There are many different types of mechanical assemblies and elements encountered in industrial automation. These are just a few to consider learning more about.

Power transmission

Bearings and bushings allow shafts to rotate or slide smoothly. Bearings often have some type of rollers or balls that require lubrication, there will be a fitting on the outside of the bearing housing if so. Grease or other lubricants are applied periodically using a grease gun, or it may be done automatically. Bushings may also contain balls or rollers, but typically do not have grease fittings. They are often just softer metal collars that a shaft can rotate or slide smoothly in. As bearings or bushings wear, they can often make noise or create heat. This is an example of using your senses to detect problems with these devices.

Figure 1: Example of a bearing. Courtesy: Automation LLC

Figure 1: Example of a bearing. Courtesy: Automation LLC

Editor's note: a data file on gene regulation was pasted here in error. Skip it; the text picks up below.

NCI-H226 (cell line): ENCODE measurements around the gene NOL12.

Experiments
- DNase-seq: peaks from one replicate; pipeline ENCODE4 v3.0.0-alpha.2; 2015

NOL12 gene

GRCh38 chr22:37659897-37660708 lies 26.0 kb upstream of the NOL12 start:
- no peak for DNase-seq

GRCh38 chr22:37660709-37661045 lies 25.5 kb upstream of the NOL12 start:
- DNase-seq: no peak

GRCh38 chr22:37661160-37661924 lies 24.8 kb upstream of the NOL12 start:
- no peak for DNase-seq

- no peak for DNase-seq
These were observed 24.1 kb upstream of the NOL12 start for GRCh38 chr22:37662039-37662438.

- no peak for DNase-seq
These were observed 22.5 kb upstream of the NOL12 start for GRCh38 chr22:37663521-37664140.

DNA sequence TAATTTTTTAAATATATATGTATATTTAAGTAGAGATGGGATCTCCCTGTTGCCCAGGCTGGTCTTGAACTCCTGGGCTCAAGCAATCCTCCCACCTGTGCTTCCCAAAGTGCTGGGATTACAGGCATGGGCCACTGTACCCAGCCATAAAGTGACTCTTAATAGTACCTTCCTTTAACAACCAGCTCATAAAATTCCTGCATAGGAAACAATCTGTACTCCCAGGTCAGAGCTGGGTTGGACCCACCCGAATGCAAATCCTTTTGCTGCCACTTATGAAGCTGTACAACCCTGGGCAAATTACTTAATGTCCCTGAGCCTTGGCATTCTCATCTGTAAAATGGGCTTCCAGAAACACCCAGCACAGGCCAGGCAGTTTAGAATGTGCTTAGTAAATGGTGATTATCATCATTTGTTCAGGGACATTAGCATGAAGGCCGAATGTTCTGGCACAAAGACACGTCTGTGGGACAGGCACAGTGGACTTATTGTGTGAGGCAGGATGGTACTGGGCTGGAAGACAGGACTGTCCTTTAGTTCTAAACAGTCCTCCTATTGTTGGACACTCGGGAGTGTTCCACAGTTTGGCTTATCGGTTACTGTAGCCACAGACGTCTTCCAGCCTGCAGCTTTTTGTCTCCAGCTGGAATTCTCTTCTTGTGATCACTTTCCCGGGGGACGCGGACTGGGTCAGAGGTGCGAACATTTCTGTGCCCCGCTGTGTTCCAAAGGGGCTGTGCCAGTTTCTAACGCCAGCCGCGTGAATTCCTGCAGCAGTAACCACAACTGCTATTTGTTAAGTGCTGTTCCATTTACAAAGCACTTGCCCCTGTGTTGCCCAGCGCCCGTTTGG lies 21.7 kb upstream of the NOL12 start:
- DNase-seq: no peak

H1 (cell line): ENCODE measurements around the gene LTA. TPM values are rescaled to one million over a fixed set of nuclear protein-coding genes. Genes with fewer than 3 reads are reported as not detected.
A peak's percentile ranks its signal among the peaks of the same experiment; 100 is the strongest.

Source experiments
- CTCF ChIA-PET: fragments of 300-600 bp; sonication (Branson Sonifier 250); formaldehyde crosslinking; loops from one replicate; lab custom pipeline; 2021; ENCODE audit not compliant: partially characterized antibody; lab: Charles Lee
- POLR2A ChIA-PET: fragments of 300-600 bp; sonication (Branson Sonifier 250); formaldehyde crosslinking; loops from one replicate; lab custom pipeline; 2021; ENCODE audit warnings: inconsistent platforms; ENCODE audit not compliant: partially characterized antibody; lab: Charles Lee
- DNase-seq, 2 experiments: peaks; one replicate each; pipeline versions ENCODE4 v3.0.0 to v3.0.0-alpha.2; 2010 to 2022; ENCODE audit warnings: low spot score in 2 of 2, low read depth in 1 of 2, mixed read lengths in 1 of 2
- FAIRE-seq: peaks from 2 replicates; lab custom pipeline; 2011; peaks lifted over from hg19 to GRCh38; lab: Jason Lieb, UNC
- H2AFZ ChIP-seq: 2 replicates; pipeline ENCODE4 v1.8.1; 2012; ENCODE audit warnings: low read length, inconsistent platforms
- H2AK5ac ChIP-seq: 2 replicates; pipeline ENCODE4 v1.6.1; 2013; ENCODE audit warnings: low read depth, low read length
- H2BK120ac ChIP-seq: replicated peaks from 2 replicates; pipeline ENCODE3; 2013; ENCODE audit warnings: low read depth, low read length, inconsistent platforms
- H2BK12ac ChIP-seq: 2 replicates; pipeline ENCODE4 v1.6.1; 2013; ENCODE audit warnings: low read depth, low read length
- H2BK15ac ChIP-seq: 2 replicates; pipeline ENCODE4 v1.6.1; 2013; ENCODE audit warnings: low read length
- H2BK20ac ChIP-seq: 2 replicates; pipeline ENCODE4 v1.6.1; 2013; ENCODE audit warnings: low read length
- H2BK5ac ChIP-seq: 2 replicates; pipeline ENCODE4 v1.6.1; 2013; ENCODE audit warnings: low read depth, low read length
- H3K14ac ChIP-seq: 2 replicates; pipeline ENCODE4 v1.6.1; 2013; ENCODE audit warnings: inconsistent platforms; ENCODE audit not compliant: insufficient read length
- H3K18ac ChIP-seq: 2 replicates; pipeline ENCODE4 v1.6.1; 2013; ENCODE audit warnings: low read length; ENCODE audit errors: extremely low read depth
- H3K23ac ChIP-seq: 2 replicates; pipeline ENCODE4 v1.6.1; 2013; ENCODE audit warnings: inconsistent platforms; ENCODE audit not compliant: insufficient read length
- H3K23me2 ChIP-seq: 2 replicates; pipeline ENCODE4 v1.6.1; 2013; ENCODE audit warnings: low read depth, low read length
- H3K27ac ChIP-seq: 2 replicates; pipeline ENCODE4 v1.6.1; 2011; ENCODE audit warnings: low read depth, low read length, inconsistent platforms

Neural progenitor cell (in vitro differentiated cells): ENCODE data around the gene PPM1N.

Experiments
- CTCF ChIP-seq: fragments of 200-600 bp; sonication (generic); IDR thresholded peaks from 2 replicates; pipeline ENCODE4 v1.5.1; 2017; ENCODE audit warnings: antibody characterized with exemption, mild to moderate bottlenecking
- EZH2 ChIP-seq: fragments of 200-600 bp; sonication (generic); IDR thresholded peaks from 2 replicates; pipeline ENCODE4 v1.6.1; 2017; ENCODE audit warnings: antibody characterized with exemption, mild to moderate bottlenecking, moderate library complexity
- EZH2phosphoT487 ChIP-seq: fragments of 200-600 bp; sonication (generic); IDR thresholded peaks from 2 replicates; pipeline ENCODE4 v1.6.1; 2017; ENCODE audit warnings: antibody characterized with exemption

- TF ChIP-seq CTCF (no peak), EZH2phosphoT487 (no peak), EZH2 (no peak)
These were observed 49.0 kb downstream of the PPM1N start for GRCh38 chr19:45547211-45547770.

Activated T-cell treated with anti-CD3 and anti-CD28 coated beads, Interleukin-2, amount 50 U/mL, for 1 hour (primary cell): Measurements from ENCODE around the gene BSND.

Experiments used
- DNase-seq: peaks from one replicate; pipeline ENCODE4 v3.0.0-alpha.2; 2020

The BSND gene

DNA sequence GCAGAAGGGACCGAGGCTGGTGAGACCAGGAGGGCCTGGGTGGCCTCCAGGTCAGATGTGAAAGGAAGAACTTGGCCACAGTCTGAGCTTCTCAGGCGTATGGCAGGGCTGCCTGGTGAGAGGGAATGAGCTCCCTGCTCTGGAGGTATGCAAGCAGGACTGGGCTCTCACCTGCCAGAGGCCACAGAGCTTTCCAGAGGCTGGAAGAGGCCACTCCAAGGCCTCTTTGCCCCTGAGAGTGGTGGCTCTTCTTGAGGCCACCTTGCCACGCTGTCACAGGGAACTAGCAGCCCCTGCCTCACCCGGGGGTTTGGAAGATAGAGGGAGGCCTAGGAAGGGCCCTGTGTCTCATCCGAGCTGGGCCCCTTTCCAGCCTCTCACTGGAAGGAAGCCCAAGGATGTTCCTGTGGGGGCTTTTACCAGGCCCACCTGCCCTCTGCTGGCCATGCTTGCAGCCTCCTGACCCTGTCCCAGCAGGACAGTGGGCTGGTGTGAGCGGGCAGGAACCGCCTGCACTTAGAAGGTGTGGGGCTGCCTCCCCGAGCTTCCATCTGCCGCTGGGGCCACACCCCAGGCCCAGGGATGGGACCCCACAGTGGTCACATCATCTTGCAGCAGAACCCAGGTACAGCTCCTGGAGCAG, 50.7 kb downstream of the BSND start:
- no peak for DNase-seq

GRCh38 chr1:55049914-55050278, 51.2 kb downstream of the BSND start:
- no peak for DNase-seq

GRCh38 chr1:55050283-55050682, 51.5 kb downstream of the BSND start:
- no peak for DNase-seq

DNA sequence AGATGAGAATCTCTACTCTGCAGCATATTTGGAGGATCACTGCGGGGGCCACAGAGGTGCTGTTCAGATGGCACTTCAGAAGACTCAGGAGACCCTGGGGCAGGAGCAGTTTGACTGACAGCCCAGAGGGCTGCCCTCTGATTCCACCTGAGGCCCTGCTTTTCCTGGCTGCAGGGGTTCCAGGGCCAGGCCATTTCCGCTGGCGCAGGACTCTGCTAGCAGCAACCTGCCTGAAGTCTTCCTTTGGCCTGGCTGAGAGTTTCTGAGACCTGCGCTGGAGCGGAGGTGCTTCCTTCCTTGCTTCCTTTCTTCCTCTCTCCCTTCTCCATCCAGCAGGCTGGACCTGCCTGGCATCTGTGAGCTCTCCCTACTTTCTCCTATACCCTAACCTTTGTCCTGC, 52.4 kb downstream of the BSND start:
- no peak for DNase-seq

Gears and pulleys, like bearings, tend to be wear points. Gears can either mesh with other gears, or engage with chains. These also need to be lubricated periodically, either as part of a maintenance routine or as an automated system.

Pulleys are used with belts, the belt is usually the weakest link that must be replaced periodically and proper tension maintained. As with other moving parts, noise and heat are signs of possible problems, but belts may also create an odor of melting or burning rubber as they heat up. Motors also require periodic maintenance. In addition to bearings, motors may also have brushes and commutators that make electrical contact as the motor turns.

The windings of a motor are coated with an insulation that can break down, causing the motor to become less efficient and create more heat. This is often detected with a thermal overload that uses current to trip a bimetallic element in the motor starter.

Vibration is also sometimes monitored in order to predict motor failure before an event. Failure of a large or critical motor can cost a lot of money in down time or even damage other equipment when it fails. For this reason, motors are often monitored electronically in several different ways. For large critical systems this can involve expensive and complex monitoring solutions.